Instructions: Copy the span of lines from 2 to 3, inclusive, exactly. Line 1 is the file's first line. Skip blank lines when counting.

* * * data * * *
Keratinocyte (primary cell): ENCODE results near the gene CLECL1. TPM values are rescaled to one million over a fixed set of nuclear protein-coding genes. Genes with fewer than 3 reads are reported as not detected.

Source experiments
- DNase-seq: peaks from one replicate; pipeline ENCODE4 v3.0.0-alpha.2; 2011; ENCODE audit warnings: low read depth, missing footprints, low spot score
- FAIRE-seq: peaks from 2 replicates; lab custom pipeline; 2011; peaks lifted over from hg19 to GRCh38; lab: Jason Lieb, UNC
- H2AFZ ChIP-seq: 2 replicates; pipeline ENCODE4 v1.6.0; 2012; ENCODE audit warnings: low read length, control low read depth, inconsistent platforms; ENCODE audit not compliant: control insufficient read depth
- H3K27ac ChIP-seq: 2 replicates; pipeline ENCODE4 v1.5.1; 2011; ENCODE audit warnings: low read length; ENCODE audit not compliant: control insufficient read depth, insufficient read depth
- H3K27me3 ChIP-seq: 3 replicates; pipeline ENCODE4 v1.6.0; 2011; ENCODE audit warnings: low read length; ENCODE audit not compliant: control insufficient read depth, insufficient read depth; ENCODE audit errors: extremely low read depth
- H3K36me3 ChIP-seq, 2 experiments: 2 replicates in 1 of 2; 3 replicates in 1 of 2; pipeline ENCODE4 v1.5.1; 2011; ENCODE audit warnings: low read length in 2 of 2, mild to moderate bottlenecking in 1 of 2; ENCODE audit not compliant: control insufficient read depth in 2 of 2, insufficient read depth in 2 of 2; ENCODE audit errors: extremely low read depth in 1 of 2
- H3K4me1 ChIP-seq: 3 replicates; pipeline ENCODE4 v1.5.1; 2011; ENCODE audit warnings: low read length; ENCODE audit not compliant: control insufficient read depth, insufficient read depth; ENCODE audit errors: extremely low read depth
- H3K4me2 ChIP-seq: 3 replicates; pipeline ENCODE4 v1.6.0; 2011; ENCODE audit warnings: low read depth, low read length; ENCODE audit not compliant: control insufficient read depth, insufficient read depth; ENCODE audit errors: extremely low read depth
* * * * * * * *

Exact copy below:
Source experiments
- DNase-seq: peaks from one replicate; pipeline ENCODE4 v3.0.0-alpha.2; 2011; ENCODE audit warnings: low read depth, missing footprints, low spot score